In 1975, the 38-year-old Robinson won his 16th consecutive Gold Glove Award, a fitting accomplishment for a player who committed only 263 errors in 9,165 chances. But he also hit .201, and just .211 in 71 games the following year. By the end of the 1976 season, Doug DeCinces had supplanted Robinson as the regular third baseman, and the end appeared imminent. When Billy Hunter left Baltimore to become the manager of the Texas Rangers, Robinson replaced him on the coaching staff. Before he hung up his spikes, he saved one final moment in the sun – in the rain, actually – for Baltimore’s fans. On April 19, 1977, the Orioles trailed the Indians by three runs in the bottom of the 10th inning. After Lee May singled in one run, there remained two Orioles on base as Robinson emerged to pinch-hit for Larry Harlow. Dressed in the garish orange uniform of the era, he took the count to 3-2 against Dave LaRoche, he fouled several pitches before producing a game-ending home run for a 6–5 victory. It was Robinson’s 268th and final home run.
The Orioles paid tribute to their retired star on September 18, 1977, as they celebrated Thanks Brooks Day. Before the game, Robinson was driven around the perimeter of the field in a 1955 Cadillac convertible as the crowd of 51,798 offered a standing ovation. Doug DeCinces ran on the field, removed third base from the dirt, and presented it to Robinson. The bitterness of losing Reggie Jackson to free agency remained a vivid memory when Gordon Beard wrote in his Associated Press column that “Brooks never asked anyone to name a candy bar after him. In Baltimore, they name their children after him.”18 Following the season, Brooks was selected, along with Frank Robinson, as charter members of the Baltimore Orioles Hall of Fame.
In 1978 Robinson became an Orioles broadcaster. He also became a popular advertising representative, lending his name to products like Rawlings Sporting Goods, Mike Meagher’s All-Star Dodge, Crown Petroleum, and Esskay Hot Dogs. These were products used by families in the Baltimore area – much like his own family, which would grow to include sons Brooks David, Chris, and Michael, daughter Diana, and several grandchildren. As the autograph industry expanded in the 1980s, Robinson became a regular on the baseball card show circuit. Over the decades, Robinson has scrawled his signature on thousands of items, including some that collectors would not expect. In an interview with the Baltimore Sun, he admitted that on various occasions, he has been asked to sign a pet rock, an easter egg, a photo of Frank Robinson, and even a plane ticket.19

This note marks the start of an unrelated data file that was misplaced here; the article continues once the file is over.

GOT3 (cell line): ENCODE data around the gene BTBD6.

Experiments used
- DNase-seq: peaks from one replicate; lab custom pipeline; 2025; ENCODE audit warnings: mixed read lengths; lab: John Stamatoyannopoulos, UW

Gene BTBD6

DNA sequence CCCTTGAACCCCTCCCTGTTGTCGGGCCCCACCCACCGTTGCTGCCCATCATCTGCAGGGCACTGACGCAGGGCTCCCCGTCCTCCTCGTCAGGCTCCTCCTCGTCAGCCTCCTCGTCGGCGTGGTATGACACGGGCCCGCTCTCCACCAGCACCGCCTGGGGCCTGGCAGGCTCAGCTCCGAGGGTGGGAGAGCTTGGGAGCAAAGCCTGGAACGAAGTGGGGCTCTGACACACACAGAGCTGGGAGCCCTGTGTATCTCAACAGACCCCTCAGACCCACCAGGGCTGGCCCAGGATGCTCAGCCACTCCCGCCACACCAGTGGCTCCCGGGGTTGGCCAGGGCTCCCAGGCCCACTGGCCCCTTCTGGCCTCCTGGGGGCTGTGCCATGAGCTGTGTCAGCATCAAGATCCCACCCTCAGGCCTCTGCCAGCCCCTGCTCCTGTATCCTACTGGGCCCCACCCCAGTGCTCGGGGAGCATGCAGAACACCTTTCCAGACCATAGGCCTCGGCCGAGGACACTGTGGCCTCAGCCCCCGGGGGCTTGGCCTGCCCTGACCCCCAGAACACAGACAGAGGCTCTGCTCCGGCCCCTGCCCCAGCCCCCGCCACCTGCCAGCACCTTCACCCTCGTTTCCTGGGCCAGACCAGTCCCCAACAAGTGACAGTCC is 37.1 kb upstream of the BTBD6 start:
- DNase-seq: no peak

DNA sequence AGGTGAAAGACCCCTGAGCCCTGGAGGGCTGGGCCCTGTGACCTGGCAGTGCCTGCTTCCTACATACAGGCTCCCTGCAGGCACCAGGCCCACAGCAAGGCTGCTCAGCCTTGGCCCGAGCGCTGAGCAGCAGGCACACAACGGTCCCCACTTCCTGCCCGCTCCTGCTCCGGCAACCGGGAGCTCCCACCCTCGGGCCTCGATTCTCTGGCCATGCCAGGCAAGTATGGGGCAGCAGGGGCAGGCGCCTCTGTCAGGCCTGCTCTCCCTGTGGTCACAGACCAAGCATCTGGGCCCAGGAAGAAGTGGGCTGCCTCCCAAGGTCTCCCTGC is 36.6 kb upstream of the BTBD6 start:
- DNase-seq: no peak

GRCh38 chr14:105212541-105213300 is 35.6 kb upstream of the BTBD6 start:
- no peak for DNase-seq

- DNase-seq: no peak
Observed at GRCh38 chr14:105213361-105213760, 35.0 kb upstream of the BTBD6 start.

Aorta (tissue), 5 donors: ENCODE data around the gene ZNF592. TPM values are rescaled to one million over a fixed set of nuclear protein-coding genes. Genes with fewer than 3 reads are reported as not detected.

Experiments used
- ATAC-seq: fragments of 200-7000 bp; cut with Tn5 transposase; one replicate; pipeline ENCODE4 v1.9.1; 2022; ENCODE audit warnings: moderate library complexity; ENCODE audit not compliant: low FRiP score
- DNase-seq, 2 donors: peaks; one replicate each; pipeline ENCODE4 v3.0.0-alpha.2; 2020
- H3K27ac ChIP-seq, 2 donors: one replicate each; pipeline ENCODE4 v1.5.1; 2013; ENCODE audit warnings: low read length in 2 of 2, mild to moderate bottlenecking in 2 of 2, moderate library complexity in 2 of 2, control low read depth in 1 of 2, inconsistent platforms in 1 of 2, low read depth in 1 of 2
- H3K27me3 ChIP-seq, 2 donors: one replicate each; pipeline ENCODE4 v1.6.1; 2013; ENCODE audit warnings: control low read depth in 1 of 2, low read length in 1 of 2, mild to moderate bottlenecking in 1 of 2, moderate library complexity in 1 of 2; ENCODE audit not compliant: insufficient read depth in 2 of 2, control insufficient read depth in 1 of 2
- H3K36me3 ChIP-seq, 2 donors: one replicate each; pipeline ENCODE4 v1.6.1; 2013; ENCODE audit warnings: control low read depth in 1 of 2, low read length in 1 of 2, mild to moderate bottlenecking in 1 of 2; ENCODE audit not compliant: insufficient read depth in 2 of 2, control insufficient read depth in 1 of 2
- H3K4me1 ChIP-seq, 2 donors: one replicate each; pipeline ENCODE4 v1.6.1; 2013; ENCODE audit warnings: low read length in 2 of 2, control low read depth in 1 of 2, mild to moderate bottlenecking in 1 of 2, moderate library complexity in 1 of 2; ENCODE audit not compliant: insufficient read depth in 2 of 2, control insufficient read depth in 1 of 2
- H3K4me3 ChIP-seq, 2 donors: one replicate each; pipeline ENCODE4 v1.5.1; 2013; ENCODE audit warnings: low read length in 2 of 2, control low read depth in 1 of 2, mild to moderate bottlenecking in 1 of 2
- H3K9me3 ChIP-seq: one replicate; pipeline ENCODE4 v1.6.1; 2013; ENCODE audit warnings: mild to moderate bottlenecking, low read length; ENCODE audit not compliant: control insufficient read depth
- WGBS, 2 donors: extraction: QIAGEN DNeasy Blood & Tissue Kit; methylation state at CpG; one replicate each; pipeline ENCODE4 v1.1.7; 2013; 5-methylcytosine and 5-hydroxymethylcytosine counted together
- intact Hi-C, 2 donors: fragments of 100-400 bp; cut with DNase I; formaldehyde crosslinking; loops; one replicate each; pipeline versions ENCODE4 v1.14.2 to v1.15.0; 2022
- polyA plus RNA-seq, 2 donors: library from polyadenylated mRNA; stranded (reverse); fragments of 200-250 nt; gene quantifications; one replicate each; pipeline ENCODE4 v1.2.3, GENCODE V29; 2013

In 1983 Robinson was inducted into the Baseball Hall of Fame. Standing before a sea of black and orange from the podium in Cooperstown, Robinson paid homage to his teachers, Paul Richards and George Kell. Of his predecessor at the hot corner, he once offered that “George Kell taught me everything he knew about playing third. He also taught me how to conduct myself as a big leaguer, to be a role model, and someone kids and all fans could look up to.” Fittingly, fellow Arkansas native Kell was also enshrined in the Hall that very day. In his own speech, Kell remarked to Robinson that he found it “almost unbelievable that we have traveled the same path for so long with the same goals in mind. And we wind up here in Cooperstown on the same day.”20
Robinson remained an Orioles broadcaster until 1993 when he and Connie retired to Southern California. In 1991 he was central to the closing ceremony at Memorial Stadium. He and Baltimore Colts’ Hall of Famer Johnny Unitas were invited to throw out the first pitches before the final game on October 6 against the Detroit Tigers – Unitas threw a football.